Crocodile meat selling for $2,000 per pound – Chinese said to be among top buyers
It’s not uncommon for residents of Eastern St Thomas to have sparse encounters with crocodiles, but a recent demand for the reptiles is causing young fishermen from the area to go searching for them as customers, the majority of whom are Chinese, flock the agricultural communities to buy crocodile meat.
The men, at times, take huge risks like plunging into a murky crocodile-infested section of the Plantain Garden River, close to Holland Bay, to get crocodiles from the water, one of the fishermen, who asked for anonymity, told THE WEEKEND STAR.
With customers coming from as far as St Elizabeth, the fisherman said he gets orders to catch crocodiles two or three times each month.
“We don’t just go catch dem like dat. We have to get orders. When we get orders we just go down there and catch dem,” the fisherman told THE WEEKEND STAR. “People come from Morant Bay, Bath and even down the line, Clarendon and St Elizabeth to come and buy.”
The fisherman said most of his customers are of Chinese descent. “Black man buy dem too enuh, but a mostly Chinese,” the fisherman said.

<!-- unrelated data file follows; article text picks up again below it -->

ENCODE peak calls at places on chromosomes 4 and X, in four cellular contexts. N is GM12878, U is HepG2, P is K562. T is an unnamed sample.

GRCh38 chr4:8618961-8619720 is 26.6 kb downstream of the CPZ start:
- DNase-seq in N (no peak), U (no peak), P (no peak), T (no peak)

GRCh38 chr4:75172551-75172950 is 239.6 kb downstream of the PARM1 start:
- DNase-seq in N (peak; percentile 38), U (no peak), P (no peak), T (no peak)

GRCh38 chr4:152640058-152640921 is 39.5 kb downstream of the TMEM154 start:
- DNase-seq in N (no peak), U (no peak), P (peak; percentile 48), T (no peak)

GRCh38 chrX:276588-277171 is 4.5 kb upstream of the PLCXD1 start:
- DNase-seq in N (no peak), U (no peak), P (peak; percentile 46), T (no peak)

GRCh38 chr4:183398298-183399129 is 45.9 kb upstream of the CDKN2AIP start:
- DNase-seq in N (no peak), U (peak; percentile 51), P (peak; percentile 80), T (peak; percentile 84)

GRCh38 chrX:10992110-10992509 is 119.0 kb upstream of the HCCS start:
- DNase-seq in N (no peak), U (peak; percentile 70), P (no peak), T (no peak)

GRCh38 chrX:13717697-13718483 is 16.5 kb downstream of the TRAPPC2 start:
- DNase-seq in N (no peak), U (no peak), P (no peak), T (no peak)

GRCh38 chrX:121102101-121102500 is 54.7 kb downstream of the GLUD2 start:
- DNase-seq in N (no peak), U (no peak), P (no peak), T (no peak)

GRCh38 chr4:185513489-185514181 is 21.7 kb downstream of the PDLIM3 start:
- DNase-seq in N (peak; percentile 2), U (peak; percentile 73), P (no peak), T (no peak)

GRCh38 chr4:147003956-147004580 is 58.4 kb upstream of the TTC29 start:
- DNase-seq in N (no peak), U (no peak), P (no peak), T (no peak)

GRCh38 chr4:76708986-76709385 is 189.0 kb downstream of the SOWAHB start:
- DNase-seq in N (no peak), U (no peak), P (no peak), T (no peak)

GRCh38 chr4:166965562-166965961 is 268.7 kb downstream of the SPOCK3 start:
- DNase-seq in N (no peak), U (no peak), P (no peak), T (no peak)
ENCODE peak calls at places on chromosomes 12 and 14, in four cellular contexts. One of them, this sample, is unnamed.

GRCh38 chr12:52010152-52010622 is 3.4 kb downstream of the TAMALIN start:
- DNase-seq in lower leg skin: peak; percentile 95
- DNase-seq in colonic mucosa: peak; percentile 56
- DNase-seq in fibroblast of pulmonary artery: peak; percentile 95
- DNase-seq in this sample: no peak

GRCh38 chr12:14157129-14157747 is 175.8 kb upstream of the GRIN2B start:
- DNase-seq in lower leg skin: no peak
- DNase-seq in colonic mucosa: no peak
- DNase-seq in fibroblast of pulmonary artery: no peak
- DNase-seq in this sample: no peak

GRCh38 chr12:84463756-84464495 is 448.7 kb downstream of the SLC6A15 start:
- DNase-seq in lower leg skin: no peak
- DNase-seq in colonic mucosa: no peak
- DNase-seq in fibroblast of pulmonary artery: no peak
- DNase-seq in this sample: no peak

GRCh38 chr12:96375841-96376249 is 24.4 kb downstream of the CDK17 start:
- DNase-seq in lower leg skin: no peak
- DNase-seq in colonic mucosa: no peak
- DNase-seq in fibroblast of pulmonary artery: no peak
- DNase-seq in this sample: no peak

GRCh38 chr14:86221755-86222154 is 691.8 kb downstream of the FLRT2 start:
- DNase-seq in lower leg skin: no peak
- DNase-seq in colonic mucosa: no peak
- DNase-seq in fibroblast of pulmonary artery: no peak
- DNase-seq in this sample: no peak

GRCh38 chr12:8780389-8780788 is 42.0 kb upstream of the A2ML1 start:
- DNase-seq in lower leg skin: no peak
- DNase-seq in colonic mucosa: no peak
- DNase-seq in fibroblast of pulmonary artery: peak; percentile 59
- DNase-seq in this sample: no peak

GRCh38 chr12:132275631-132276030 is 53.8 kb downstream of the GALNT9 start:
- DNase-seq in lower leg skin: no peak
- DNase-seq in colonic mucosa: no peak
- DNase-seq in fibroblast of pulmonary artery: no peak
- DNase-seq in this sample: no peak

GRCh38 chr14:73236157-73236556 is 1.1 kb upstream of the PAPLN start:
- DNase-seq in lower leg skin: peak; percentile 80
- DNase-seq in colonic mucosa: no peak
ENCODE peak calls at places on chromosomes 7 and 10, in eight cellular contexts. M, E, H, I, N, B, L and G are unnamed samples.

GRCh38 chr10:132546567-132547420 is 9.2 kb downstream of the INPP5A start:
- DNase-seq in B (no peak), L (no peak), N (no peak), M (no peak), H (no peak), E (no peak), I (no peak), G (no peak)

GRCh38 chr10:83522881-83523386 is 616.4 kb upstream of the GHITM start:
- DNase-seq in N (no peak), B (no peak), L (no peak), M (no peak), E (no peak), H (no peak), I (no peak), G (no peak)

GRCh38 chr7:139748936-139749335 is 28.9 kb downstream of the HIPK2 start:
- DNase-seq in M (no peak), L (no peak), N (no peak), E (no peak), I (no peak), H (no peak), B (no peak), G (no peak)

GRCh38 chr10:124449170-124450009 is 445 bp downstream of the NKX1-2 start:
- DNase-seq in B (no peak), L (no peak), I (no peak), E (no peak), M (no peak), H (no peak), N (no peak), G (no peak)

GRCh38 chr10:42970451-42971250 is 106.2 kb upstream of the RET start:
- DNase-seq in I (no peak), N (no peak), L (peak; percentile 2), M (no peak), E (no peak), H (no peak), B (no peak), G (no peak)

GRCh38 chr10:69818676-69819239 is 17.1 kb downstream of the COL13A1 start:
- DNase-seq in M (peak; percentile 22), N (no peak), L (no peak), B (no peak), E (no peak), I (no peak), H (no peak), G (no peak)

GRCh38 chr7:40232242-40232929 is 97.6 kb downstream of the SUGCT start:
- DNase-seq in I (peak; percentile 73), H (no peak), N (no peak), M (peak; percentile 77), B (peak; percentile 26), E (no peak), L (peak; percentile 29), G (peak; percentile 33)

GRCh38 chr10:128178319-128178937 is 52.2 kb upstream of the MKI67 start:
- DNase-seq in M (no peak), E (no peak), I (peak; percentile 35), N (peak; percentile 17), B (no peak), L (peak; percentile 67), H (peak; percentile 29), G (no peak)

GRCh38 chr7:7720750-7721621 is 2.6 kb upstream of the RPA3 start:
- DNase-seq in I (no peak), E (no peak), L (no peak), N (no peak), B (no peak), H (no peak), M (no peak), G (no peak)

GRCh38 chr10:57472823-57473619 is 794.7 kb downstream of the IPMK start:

Selling for $2,000 a pound, the fishermen said he is able to send his children to school when he is not able to get a “good catch of fish.”
He said: “When you catch a 250 pound croc you can mek a decent change from dat.”
Mastered the concept
Although he has had encounters when he would hook a crocodile and had to let it go because he and his colleagues aren’t able to pull it from the water, the fisherman said once you have mastered the concept of catching a crocodile, it is relatively easy.
“It nuh hard. What we do is use steel to mek hook,” he explained. “Then we get a common fowl, cut the neck and throw it deh and dem come running in.”
He continued: “So what we do is same like when you a kill cow. We tie the rope around him neck, draw him around the tree and cut him throat. After we drain out the blood out of him, we skin him, then cut it up.”
He said it requires five or six men to pull in some of the crocodiles from the water to the slaughtering tree. “Some of dem rough man. Dem flick up like when you catch a big fish and him a try run,” he said.
But according to the National Environment Planning Agency (NEPA), crocodile consumption is illegal in Jamaica.
“Crocodiles are endangered species worldwide. Crocodiles should not be hunted or captured, killed or in anyway be harassed,” Rosemarie Lee, manager of public education and corporate communication at NEPA, said.
“It is also illegal to have in your possession, the whole or any part of a crocodile without a special permission from NEPA. The penalty for disobeying this law is $100,000 or 12 months imprisonment.”